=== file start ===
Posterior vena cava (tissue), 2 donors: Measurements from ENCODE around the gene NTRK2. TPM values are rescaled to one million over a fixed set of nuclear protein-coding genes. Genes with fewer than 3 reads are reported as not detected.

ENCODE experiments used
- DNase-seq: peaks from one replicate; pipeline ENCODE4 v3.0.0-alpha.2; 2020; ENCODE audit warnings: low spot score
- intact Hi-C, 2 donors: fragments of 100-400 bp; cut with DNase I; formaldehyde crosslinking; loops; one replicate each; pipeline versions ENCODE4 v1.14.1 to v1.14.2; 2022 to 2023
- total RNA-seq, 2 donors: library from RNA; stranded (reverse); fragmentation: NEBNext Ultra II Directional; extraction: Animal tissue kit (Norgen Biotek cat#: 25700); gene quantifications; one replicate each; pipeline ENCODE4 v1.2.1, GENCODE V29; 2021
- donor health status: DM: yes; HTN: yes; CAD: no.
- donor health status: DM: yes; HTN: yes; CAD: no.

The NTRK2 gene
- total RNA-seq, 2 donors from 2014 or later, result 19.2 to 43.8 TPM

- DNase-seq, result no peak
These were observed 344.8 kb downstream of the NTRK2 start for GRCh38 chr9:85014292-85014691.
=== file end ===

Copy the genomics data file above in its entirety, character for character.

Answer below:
Posterior vena cava (tissue), 2 donors: Measurements from ENCODE around the gene NTRK2. TPM values are rescaled to one million over a fixed set of nuclear protein-coding genes. Genes with fewer than 3 reads are reported as not detected.

ENCODE experiments used
- DNase-seq: peaks from one replicate; pipeline ENCODE4 v3.0.0-alpha.2; 2020; ENCODE audit warnings: low spot score
- intact Hi-C, 2 donors: fragments of 100-400 bp; cut with DNase I; formaldehyde crosslinking; loops; one replicate each; pipeline versions ENCODE4 v1.14.1 to v1.14.2; 2022 to 2023
- total RNA-seq, 2 donors: library from RNA; stranded (reverse); fragmentation: NEBNext Ultra II Directional; extraction: Animal tissue kit (Norgen Biotek cat#: 25700); gene quantifications; one replicate each; pipeline ENCODE4 v1.2.1, GENCODE V29; 2021
- donor health status: DM: yes; HTN: yes; CAD: no.
- donor health status: DM: yes; HTN: yes; CAD: no.

The NTRK2 gene
- total RNA-seq, 2 donors from 2014 or later, result 19.2 to 43.8 TPM

- DNase-seq, result no peak
These were observed 344.8 kb downstream of the NTRK2 start for GRCh38 chr9:85014292-85014691.